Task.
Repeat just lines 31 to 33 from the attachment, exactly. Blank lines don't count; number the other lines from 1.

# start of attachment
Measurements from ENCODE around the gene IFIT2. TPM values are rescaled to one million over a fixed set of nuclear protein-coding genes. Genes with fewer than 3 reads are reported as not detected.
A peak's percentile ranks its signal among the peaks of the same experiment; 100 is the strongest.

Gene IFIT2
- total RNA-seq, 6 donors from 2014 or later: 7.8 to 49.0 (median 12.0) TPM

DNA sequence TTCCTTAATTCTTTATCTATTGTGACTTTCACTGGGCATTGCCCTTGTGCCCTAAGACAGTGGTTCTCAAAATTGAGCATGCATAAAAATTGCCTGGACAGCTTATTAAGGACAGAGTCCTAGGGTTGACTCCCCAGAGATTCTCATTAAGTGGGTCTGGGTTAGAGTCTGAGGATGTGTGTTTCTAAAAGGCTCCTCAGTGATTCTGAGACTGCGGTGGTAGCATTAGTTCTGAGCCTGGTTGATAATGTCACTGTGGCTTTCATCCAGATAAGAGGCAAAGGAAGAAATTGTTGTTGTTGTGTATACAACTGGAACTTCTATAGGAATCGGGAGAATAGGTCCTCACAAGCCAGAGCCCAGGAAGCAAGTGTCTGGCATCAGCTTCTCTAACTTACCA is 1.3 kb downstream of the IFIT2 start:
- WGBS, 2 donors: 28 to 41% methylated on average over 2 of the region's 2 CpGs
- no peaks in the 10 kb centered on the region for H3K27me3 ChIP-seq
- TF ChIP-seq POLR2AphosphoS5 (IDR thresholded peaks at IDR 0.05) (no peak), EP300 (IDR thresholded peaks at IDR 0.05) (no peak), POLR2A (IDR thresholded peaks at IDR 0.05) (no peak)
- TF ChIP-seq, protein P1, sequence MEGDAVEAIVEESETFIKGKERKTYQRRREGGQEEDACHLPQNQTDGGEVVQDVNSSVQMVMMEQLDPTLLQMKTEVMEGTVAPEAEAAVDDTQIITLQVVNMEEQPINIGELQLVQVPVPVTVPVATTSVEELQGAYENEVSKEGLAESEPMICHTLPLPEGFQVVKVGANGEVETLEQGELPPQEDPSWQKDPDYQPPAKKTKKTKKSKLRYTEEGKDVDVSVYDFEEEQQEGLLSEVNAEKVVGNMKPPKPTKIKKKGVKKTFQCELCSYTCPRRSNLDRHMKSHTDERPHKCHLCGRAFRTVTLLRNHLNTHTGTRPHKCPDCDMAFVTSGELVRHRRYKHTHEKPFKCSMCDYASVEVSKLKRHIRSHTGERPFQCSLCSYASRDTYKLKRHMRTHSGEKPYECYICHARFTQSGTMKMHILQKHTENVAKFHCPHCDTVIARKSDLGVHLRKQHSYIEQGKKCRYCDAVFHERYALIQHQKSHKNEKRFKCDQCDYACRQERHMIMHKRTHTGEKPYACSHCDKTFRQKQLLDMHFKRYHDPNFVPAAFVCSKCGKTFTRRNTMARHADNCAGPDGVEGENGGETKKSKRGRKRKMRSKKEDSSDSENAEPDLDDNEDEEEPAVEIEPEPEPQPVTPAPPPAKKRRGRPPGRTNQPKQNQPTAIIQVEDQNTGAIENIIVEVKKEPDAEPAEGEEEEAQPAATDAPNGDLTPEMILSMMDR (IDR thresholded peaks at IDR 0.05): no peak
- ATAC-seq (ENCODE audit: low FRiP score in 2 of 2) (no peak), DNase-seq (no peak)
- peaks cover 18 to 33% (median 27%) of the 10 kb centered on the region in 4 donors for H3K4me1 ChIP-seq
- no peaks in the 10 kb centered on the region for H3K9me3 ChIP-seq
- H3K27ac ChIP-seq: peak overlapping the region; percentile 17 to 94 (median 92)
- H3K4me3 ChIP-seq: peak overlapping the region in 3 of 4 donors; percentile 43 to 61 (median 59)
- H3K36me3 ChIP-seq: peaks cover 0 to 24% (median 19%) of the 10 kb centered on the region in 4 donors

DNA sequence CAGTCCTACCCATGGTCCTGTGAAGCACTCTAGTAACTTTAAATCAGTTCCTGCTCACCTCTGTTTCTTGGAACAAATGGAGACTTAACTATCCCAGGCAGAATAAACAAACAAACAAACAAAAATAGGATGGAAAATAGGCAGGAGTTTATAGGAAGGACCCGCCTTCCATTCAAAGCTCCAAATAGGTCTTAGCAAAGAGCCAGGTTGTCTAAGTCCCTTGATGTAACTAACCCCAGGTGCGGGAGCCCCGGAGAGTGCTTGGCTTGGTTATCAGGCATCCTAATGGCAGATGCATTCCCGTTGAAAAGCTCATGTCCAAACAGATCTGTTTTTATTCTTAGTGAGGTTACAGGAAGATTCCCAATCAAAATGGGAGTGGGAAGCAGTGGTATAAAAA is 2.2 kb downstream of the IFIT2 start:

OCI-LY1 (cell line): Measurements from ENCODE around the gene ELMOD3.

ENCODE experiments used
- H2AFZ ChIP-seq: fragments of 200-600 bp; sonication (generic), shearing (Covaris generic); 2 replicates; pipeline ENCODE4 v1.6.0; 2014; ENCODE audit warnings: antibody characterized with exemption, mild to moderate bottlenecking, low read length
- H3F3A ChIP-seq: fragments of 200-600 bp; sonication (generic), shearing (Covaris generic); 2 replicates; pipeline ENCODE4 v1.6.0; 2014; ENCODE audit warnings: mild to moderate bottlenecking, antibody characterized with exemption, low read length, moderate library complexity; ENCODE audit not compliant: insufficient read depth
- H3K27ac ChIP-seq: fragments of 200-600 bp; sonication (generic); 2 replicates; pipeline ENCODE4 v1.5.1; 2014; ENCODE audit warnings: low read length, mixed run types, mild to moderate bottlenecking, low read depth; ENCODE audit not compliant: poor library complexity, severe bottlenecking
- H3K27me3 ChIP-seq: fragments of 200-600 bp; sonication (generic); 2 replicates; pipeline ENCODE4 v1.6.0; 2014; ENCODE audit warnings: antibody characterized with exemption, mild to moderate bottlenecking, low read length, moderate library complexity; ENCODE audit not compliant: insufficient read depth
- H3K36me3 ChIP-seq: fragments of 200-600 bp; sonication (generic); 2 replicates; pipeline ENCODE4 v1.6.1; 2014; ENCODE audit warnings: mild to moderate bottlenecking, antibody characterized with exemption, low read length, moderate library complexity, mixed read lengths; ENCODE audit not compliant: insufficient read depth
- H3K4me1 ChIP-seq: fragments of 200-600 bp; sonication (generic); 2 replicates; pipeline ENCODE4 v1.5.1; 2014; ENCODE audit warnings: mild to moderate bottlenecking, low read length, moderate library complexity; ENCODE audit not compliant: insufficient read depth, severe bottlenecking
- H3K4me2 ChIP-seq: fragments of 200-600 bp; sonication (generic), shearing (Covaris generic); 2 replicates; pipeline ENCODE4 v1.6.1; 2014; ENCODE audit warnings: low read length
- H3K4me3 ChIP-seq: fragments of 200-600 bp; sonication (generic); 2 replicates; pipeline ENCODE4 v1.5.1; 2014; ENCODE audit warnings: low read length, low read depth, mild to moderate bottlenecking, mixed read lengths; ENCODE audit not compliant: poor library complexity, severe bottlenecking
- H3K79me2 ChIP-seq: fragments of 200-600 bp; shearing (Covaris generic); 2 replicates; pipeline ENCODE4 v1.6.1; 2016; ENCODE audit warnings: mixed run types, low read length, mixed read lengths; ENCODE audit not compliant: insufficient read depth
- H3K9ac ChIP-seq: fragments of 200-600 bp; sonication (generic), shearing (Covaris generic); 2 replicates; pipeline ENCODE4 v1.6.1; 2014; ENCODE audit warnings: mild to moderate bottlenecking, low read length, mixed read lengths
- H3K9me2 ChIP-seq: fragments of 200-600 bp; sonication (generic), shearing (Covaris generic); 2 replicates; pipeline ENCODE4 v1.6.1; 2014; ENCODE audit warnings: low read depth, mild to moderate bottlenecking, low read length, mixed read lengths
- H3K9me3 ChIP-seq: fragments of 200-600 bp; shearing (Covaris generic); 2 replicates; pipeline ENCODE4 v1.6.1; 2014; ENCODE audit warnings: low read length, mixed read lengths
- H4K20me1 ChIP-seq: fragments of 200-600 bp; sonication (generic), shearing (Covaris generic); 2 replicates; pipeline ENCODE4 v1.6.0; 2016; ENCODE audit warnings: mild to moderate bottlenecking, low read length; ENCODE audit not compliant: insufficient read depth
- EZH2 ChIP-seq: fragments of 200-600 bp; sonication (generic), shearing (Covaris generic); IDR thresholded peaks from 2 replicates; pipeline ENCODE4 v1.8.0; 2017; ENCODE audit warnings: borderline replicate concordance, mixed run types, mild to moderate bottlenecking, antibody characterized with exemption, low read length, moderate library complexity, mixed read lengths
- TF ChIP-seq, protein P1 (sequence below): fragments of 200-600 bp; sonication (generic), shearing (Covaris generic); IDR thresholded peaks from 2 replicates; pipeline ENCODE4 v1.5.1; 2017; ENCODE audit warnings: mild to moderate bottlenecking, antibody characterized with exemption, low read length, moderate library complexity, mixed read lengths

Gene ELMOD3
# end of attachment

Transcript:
- H4K20me1 ChIP-seq: fragments of 200-600 bp; sonication (generic), shearing (Covaris generic); 2 replicates; pipeline ENCODE4 v1.6.0; 2016; ENCODE audit warnings: mild to moderate bottlenecking, low read length; ENCODE audit not compliant: insufficient read depth
- EZH2 ChIP-seq: fragments of 200-600 bp; sonication (generic), shearing (Covaris generic); IDR thresholded peaks from 2 replicates; pipeline ENCODE4 v1.8.0; 2017; ENCODE audit warnings: borderline replicate concordance, mixed run types, mild to moderate bottlenecking, antibody characterized with exemption, low read length, moderate library complexity, mixed read lengths
- TF ChIP-seq, protein P1 (sequence below): fragments of 200-600 bp; sonication (generic), shearing (Covaris generic); IDR thresholded peaks from 2 replicates; pipeline ENCODE4 v1.5.1; 2017; ENCODE audit warnings: mild to moderate bottlenecking, antibody characterized with exemption, low read length, moderate library complexity, mixed read lengths